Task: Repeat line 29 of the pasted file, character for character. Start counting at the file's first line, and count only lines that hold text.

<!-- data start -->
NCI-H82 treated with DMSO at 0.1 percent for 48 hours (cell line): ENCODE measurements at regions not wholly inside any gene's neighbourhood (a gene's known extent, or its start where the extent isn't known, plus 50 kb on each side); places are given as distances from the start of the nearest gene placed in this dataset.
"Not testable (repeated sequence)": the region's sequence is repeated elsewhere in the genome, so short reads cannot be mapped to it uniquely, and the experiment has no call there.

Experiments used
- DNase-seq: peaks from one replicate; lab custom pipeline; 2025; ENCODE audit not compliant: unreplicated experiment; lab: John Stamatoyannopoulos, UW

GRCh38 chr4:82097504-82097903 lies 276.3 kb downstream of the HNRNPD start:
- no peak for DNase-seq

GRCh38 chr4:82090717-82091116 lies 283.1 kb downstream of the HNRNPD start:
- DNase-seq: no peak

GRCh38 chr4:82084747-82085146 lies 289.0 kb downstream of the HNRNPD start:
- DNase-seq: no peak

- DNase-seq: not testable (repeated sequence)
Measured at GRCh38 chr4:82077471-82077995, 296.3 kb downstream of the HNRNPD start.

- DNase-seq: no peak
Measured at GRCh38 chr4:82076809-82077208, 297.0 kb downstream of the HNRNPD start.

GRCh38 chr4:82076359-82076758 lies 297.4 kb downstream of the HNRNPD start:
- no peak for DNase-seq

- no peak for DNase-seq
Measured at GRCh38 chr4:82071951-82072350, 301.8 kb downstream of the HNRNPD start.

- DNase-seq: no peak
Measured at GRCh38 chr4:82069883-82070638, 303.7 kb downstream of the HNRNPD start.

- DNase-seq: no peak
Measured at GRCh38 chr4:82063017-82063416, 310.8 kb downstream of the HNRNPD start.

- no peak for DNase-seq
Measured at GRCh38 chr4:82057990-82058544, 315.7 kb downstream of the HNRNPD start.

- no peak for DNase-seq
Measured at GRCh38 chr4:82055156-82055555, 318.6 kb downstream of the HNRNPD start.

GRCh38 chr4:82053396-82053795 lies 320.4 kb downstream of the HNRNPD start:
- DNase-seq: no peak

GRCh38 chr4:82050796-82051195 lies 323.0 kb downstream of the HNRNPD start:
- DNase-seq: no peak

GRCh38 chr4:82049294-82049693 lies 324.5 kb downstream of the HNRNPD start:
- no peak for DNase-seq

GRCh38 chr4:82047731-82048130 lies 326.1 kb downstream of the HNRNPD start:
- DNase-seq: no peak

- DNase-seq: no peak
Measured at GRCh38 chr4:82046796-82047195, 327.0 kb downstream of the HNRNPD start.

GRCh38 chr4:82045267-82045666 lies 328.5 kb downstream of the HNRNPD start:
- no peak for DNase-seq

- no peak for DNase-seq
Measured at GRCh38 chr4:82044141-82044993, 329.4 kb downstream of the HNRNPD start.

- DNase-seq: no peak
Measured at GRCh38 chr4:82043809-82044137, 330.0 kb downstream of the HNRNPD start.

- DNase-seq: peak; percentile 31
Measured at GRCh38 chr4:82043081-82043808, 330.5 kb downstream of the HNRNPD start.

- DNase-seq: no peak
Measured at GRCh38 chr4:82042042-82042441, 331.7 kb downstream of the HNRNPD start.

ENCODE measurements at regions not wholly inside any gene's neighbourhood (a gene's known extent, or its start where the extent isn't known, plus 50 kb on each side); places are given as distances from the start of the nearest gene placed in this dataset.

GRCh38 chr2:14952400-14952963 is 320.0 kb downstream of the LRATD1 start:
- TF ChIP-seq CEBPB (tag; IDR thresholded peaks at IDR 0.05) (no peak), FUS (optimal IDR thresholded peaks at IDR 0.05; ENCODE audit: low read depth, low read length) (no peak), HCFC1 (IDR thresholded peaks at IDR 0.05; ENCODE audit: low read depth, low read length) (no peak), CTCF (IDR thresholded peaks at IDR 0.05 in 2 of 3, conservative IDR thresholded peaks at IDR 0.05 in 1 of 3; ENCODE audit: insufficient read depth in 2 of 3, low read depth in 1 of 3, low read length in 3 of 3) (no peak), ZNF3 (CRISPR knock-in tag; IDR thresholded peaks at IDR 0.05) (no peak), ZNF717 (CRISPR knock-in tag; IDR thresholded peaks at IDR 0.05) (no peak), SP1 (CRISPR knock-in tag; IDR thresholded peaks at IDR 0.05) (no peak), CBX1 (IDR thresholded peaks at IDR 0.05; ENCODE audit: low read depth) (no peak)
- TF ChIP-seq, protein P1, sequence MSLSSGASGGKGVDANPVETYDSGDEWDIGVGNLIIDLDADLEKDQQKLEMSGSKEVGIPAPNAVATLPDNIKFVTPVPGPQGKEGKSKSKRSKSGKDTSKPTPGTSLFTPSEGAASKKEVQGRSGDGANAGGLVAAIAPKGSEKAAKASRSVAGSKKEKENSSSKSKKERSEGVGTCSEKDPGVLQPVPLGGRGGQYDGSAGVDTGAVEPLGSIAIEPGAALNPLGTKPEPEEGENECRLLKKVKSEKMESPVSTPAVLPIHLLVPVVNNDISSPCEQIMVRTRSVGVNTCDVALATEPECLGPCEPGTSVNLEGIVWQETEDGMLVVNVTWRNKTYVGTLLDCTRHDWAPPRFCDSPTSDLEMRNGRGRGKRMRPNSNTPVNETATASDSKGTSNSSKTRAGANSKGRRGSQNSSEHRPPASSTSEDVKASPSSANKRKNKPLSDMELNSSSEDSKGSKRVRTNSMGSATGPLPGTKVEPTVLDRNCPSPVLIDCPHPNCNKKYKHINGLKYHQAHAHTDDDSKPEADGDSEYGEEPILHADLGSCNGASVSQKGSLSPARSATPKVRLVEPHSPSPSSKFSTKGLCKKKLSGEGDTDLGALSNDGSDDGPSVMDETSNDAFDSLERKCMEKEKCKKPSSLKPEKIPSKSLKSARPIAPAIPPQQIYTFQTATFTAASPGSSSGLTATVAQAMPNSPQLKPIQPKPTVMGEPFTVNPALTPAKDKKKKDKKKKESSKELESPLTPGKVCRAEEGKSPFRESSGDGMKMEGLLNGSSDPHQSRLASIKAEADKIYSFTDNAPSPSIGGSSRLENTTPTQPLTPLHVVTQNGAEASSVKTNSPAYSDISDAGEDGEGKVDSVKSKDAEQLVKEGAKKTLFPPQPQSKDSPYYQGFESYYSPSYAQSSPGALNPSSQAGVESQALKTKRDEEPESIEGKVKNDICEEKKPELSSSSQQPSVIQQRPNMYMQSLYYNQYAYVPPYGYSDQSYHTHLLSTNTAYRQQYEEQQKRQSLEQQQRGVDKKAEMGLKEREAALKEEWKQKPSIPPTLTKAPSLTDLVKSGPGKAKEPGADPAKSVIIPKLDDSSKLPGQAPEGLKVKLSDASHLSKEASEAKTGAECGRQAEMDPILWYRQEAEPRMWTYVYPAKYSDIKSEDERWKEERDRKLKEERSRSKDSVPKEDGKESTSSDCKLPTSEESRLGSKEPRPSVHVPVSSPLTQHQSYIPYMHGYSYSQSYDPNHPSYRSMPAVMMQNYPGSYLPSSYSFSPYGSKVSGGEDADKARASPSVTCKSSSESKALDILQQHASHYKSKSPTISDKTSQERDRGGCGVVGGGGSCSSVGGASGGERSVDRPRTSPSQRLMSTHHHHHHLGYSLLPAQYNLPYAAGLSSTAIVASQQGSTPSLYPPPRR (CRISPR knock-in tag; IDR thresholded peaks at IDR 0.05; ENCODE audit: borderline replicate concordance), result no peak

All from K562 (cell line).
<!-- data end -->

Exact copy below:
GRCh38 chr4:82050796-82051195 lies 323.0 kb downstream of the HNRNPD start: